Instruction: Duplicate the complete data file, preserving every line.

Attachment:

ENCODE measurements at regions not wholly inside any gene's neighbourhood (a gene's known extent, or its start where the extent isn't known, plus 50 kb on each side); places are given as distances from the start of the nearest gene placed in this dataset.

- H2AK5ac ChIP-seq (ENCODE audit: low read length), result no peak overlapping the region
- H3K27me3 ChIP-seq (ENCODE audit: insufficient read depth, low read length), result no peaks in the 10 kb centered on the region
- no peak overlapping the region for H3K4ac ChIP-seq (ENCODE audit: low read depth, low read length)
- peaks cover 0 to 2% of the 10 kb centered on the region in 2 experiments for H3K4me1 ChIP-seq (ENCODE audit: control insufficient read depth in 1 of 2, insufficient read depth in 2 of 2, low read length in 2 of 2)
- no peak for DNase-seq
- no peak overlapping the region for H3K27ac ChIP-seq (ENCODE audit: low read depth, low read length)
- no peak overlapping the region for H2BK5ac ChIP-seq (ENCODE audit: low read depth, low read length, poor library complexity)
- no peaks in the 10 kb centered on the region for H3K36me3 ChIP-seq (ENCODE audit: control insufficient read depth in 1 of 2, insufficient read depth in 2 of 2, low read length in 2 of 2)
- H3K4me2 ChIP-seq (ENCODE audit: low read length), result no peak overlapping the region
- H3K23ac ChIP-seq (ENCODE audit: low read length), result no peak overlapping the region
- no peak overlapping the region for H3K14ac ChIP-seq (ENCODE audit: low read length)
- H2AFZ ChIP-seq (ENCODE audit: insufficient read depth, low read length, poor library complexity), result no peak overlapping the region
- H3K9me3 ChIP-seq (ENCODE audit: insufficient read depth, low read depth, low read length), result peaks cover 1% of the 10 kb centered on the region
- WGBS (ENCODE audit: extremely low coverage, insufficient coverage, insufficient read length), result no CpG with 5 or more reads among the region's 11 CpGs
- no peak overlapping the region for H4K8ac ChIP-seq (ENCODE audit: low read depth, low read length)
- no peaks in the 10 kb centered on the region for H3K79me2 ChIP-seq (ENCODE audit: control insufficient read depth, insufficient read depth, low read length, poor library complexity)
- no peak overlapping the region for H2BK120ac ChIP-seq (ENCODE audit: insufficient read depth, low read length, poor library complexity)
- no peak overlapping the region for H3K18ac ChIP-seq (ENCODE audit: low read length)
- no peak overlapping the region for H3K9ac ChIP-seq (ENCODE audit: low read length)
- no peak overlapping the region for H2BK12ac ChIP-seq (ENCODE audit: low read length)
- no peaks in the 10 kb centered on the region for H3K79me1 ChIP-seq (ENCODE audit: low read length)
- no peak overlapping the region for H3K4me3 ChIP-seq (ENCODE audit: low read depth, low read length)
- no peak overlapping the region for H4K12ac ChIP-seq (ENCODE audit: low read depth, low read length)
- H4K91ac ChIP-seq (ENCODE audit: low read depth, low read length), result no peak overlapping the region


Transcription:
ENCODE measurements at regions not wholly inside any gene's neighbourhood (a gene's known extent, or its start where the extent isn't known, plus 50 kb on each side); places are given as distances from the start of the nearest gene placed in this dataset.

- H2AK5ac ChIP-seq (ENCODE audit: low read length), result no peak overlapping the region
- H3K27me3 ChIP-seq (ENCODE audit: insufficient read depth, low read length), result no peaks in the 10 kb centered on the region
- no peak overlapping the region for H3K4ac ChIP-seq (ENCODE audit: low read depth, low read length)
- peaks cover 0 to 2% of the 10 kb centered on the region in 2 experiments for H3K4me1 ChIP-seq (ENCODE audit: control insufficient read depth in 1 of 2, insufficient read depth in 2 of 2, low read length in 2 of 2)
- no peak for DNase-seq
- no peak overlapping the region for H3K27ac ChIP-seq (ENCODE audit: low read depth, low read length)
- no peak overlapping the region for H2BK5ac ChIP-seq (ENCODE audit: low read depth, low read length, poor library complexity)
- no peaks in the 10 kb centered on the region for H3K36me3 ChIP-seq (ENCODE audit: control insufficient read depth in 1 of 2, insufficient read depth in 2 of 2, low read length in 2 of 2)
- H3K4me2 ChIP-seq (ENCODE audit: low read length), result no peak overlapping the region
- H3K23ac ChIP-seq (ENCODE audit: low read length), result no peak overlapping the region
- no peak overlapping the region for H3K14ac ChIP-seq (ENCODE audit: low read length)
- H2AFZ ChIP-seq (ENCODE audit: insufficient read depth, low read length, poor library complexity), result no peak overlapping the region
- H3K9me3 ChIP-seq (ENCODE audit: insufficient read depth, low read depth, low read length), result peaks cover 1% of the 10 kb centered on the region
- WGBS (ENCODE audit: extremely low coverage, insufficient coverage, insufficient read length), result no CpG with 5 or more reads among the region's 11 CpGs
- no peak overlapping the region for H4K8ac ChIP-seq (ENCODE audit: low read depth, low read length)
- no peaks in the 10 kb centered on the region for H3K79me2 ChIP-seq (ENCODE audit: control insufficient read depth, insufficient read depth, low read length, poor library complexity)
- no peak overlapping the region for H2BK120ac ChIP-seq (ENCODE audit: insufficient read depth, low read length, poor library complexity)
- no peak overlapping the region for H3K18ac ChIP-seq (ENCODE audit: low read length)
- no peak overlapping the region for H3K9ac ChIP-seq (ENCODE audit: low read length)
- no peak overlapping the region for H2BK12ac ChIP-seq (ENCODE audit: low read length)
- no peaks in the 10 kb centered on the region for H3K79me1 ChIP-seq (ENCODE audit: low read length)
- no peak overlapping the region for H3K4me3 ChIP-seq (ENCODE audit: low read depth, low read length)
- no peak overlapping the region for H4K12ac ChIP-seq (ENCODE audit: low read depth, low read length)
- H4K91ac ChIP-seq (ENCODE audit: low read depth, low read length), result no peak overlapping the region